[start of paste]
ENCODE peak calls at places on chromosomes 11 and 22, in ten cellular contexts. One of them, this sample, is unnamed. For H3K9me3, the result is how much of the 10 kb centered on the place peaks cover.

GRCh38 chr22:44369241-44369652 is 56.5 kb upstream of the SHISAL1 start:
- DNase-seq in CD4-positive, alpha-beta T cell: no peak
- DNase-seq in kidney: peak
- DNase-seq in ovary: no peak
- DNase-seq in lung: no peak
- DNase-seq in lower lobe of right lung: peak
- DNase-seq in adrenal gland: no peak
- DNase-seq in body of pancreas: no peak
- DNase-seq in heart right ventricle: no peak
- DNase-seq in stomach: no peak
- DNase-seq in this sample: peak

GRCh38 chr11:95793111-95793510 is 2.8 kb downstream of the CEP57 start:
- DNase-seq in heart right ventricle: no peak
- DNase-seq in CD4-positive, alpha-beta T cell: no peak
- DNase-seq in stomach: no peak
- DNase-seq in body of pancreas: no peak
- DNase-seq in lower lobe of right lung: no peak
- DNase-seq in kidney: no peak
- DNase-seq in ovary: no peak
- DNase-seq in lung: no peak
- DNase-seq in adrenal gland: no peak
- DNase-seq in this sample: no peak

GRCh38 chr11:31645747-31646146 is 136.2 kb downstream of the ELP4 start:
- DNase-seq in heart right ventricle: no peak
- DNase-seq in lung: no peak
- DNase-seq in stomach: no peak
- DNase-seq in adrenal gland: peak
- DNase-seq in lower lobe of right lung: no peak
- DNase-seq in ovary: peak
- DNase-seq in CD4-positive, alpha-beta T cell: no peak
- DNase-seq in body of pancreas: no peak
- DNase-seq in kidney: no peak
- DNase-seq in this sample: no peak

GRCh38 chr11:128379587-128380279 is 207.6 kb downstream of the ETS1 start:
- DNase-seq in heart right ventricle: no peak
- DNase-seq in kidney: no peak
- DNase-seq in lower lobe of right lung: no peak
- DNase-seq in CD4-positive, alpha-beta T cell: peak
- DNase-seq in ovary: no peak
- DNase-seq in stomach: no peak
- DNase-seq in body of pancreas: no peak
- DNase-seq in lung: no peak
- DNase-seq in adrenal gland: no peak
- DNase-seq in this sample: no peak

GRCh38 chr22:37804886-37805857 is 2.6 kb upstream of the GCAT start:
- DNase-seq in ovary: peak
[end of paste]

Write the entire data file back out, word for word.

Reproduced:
ENCODE peak calls at places on chromosomes 11 and 22, in ten cellular contexts. One of them, this sample, is unnamed. For H3K9me3, the result is how much of the 10 kb centered on the place peaks cover.

GRCh38 chr22:44369241-44369652 is 56.5 kb upstream of the SHISAL1 start:
- DNase-seq in CD4-positive, alpha-beta T cell: no peak
- DNase-seq in kidney: peak
- DNase-seq in ovary: no peak
- DNase-seq in lung: no peak
- DNase-seq in lower lobe of right lung: peak
- DNase-seq in adrenal gland: no peak
- DNase-seq in body of pancreas: no peak
- DNase-seq in heart right ventricle: no peak
- DNase-seq in stomach: no peak
- DNase-seq in this sample: peak

GRCh38 chr11:95793111-95793510 is 2.8 kb downstream of the CEP57 start:
- DNase-seq in heart right ventricle: no peak
- DNase-seq in CD4-positive, alpha-beta T cell: no peak
- DNase-seq in stomach: no peak
- DNase-seq in body of pancreas: no peak
- DNase-seq in lower lobe of right lung: no peak
- DNase-seq in kidney: no peak
- DNase-seq in ovary: no peak
- DNase-seq in lung: no peak
- DNase-seq in adrenal gland: no peak
- DNase-seq in this sample: no peak

GRCh38 chr11:31645747-31646146 is 136.2 kb downstream of the ELP4 start:
- DNase-seq in heart right ventricle: no peak
- DNase-seq in lung: no peak
- DNase-seq in stomach: no peak
- DNase-seq in adrenal gland: peak
- DNase-seq in lower lobe of right lung: no peak
- DNase-seq in ovary: peak
- DNase-seq in CD4-positive, alpha-beta T cell: no peak
- DNase-seq in body of pancreas: no peak
- DNase-seq in kidney: no peak
- DNase-seq in this sample: no peak

GRCh38 chr11:128379587-128380279 is 207.6 kb downstream of the ETS1 start:
- DNase-seq in heart right ventricle: no peak
- DNase-seq in kidney: no peak
- DNase-seq in lower lobe of right lung: no peak
- DNase-seq in CD4-positive, alpha-beta T cell: peak
- DNase-seq in ovary: no peak
- DNase-seq in stomach: no peak
- DNase-seq in body of pancreas: no peak
- DNase-seq in lung: no peak
- DNase-seq in adrenal gland: no peak
- DNase-seq in this sample: no peak

GRCh38 chr22:37804886-37805857 is 2.6 kb upstream of the GCAT start:
- DNase-seq in ovary: peak